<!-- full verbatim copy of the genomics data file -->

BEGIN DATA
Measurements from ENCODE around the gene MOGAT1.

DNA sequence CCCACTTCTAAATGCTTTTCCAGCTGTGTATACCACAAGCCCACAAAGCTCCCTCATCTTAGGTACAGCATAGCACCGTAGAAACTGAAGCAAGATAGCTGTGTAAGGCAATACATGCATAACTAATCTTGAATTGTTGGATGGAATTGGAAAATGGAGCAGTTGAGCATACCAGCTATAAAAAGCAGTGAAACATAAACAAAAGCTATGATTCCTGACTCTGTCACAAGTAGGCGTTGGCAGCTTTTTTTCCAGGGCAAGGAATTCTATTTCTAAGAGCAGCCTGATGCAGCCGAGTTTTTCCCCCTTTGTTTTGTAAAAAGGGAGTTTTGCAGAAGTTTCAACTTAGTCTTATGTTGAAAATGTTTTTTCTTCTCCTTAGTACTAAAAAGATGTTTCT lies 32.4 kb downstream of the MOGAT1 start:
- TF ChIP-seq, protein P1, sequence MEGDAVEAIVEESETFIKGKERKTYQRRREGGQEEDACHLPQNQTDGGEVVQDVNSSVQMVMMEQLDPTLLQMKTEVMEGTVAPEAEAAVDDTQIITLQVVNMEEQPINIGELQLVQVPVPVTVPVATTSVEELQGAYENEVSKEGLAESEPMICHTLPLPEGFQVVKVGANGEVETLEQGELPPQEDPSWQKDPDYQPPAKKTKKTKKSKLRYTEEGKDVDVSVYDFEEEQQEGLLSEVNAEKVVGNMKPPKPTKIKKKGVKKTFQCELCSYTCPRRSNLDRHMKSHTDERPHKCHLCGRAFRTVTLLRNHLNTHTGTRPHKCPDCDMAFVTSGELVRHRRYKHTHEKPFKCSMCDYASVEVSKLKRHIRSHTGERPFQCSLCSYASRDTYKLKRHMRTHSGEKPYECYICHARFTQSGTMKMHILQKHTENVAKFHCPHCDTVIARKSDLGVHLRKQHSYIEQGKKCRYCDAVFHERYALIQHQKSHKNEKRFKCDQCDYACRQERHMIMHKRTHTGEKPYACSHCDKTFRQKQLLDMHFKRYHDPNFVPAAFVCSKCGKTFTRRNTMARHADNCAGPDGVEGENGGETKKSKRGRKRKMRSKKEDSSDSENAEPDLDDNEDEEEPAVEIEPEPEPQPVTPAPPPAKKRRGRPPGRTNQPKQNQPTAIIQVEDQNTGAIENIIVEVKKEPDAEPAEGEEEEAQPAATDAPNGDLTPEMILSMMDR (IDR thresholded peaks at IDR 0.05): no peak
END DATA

Measurements from ENCODE around the gene MOGAT1.

DNA sequence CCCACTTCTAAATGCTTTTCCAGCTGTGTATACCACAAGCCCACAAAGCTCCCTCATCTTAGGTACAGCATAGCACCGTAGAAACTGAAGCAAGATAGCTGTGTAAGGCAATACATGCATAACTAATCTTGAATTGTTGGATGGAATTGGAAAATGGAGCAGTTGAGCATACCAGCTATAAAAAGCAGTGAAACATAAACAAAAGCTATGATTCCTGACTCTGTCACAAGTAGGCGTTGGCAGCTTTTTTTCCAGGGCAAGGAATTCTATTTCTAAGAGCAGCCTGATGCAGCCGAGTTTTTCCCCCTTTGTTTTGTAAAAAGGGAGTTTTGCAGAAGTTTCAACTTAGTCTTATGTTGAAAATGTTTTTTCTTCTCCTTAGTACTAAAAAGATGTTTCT lies 32.4 kb downstream of the MOGAT1 start:
- TF ChIP-seq, protein P1, sequence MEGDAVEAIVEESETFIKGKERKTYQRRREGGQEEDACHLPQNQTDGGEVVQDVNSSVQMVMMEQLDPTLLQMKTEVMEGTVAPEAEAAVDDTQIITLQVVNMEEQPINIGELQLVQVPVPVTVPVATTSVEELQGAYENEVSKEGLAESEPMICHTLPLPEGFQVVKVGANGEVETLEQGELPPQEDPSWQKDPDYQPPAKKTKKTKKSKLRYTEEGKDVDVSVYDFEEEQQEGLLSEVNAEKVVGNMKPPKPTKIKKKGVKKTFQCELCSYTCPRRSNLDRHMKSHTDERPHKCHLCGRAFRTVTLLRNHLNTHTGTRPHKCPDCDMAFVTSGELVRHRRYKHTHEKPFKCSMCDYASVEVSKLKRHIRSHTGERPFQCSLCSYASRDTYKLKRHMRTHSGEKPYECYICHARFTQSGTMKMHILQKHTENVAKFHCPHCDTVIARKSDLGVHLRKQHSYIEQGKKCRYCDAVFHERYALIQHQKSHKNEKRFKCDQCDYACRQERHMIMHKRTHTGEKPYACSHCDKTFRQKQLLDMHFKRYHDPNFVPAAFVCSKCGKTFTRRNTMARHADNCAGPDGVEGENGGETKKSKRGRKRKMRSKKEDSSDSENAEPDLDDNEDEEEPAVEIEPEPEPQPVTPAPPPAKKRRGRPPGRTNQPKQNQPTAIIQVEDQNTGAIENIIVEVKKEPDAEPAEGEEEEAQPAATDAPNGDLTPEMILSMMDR (IDR thresholded peaks at IDR 0.05): no peak